News: Soldiers, Iraqi police partner to improve community relations
Story by Sgt. 1st Class Joe Thompson
FORWARD OPERATING BASE DELTA, Iraq — Iraqi and U.S. military police partnered for "Operation Backpack," delivering over 250 backpacks filled with school supplies to the Sukaina School for Girls May 6.
IPs from the Old Izza police station in Kut led the humanitarian aid mission while Soldiers from 2nd Squad, 2nd Platoon, 772nd MP Company helped by delivering the backpacks to the IPs who then handed out the bags at the school.
"This is very beneficial to the students because they are getting supplies to help them with school," said Suhad Naeen Hethel, school manager. "It is also good because it shows the cooperation between the Iraqi police and coalition forces,"
The school is located right next to the Old Izza police station, and the station commander said he hopes these types of projects will help the school-aged children's perceptions of coalition forces.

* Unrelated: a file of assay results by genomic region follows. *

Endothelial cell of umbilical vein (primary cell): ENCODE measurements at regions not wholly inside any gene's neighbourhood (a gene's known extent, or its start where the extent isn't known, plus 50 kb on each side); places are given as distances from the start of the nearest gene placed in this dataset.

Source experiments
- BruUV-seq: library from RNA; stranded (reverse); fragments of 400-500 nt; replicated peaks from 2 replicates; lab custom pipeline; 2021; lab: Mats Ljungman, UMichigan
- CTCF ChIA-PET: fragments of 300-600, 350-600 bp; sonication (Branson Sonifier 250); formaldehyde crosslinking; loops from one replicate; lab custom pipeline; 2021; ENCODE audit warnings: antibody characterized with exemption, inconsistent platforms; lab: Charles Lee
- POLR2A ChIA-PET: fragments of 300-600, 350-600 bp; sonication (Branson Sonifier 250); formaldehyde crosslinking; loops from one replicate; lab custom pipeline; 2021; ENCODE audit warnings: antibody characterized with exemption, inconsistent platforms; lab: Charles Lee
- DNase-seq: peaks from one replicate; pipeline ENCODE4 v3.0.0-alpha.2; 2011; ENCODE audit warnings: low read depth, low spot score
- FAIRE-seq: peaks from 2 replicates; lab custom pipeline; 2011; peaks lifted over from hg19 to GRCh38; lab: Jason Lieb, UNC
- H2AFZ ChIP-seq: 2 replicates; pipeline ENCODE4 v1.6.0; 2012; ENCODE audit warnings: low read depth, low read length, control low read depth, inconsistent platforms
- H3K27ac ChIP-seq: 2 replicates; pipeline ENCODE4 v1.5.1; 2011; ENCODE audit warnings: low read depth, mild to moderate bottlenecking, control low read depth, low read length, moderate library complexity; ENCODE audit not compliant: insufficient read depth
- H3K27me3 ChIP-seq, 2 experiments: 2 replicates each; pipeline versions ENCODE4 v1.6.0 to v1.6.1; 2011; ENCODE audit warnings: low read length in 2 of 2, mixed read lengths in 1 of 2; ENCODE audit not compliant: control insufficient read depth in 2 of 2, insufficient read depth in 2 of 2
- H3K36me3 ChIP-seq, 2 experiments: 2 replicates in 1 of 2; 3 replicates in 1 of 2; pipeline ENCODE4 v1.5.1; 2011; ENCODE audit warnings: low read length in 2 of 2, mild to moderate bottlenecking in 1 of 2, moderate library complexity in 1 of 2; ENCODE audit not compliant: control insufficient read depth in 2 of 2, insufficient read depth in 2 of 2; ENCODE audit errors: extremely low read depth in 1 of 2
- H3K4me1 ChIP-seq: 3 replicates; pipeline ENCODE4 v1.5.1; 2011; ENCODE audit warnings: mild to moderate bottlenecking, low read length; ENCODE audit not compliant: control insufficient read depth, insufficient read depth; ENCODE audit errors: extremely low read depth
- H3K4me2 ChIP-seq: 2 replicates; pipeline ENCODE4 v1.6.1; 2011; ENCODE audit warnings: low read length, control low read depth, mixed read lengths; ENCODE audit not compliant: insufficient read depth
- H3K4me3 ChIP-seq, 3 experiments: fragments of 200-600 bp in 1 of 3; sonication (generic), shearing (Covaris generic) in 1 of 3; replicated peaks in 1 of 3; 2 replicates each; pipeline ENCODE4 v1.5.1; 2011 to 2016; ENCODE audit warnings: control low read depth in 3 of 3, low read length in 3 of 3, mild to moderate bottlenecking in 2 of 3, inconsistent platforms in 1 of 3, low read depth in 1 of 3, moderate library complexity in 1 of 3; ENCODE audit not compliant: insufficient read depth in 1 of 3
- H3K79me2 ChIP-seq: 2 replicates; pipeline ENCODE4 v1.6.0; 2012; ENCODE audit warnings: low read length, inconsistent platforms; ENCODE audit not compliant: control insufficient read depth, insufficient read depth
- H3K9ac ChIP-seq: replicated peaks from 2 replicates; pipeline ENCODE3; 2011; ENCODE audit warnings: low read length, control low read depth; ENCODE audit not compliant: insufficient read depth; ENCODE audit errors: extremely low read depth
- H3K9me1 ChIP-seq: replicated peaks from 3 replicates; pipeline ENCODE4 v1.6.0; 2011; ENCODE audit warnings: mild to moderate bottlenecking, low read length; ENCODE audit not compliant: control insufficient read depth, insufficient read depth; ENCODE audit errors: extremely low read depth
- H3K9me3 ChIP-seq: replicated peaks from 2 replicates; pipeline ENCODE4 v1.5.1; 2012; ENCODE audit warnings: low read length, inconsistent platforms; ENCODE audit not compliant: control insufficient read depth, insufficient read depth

"Today went very well and I hope to continue to do these types of projects in the future so that the children see that they should throw flowers at the coalition forces . . . because of all the help the coalition forces have given them," said Lt. Col. Thanwan, Old Izza IP station commander.
Community policing missions are different than the normal police training missions the MPs normally concentrate on. According to 1st Lt. Tyler Field, platoon leader, 2nd Plt., these missions play an important role by improving the IPs relations with the community.
"The IPs were the ones handing everything out and the children, along with the teachers, saw the IPs giving back to the community," said Field, of Bridgewater, Mass. "It's going to go a long way with community policing."
Operation Backpack is scheduled with other IP stations that the 772nd MP Co., partners with and it's always a good time when they get to do something that benefits the community.
"I just enjoy doing this stuff," said Sgt. Matthew Dubuc, squad leader, 2nd Squad, 2nd Plt.
"Just seeing the smiles on the kids faces definitely means a lot," added Dubuc, a Pawtucket, R.I. resident. "It shows that they really appreciate what we try to do for them."